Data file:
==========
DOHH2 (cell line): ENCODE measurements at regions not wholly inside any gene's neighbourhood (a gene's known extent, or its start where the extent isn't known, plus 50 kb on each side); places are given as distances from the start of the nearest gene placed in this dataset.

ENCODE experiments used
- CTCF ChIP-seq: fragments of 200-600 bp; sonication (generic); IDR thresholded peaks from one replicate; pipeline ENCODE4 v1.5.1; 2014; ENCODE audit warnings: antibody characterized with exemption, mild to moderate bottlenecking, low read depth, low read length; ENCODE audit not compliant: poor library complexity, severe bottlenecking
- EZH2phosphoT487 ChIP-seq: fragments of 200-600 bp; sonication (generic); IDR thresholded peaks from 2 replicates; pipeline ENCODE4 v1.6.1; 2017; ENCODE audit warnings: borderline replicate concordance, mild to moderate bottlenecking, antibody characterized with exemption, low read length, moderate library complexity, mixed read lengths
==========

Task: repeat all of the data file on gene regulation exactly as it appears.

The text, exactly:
DOHH2 (cell line): ENCODE measurements at regions not wholly inside any gene's neighbourhood (a gene's known extent, or its start where the extent isn't known, plus 50 kb on each side); places are given as distances from the start of the nearest gene placed in this dataset.

ENCODE experiments used
- CTCF ChIP-seq: fragments of 200-600 bp; sonication (generic); IDR thresholded peaks from one replicate; pipeline ENCODE4 v1.5.1; 2014; ENCODE audit warnings: antibody characterized with exemption, mild to moderate bottlenecking, low read depth, low read length; ENCODE audit not compliant: poor library complexity, severe bottlenecking
- EZH2phosphoT487 ChIP-seq: fragments of 200-600 bp; sonication (generic); IDR thresholded peaks from 2 replicates; pipeline ENCODE4 v1.6.1; 2017; ENCODE audit warnings: borderline replicate concordance, mild to moderate bottlenecking, antibody characterized with exemption, low read length, moderate library complexity, mixed read lengths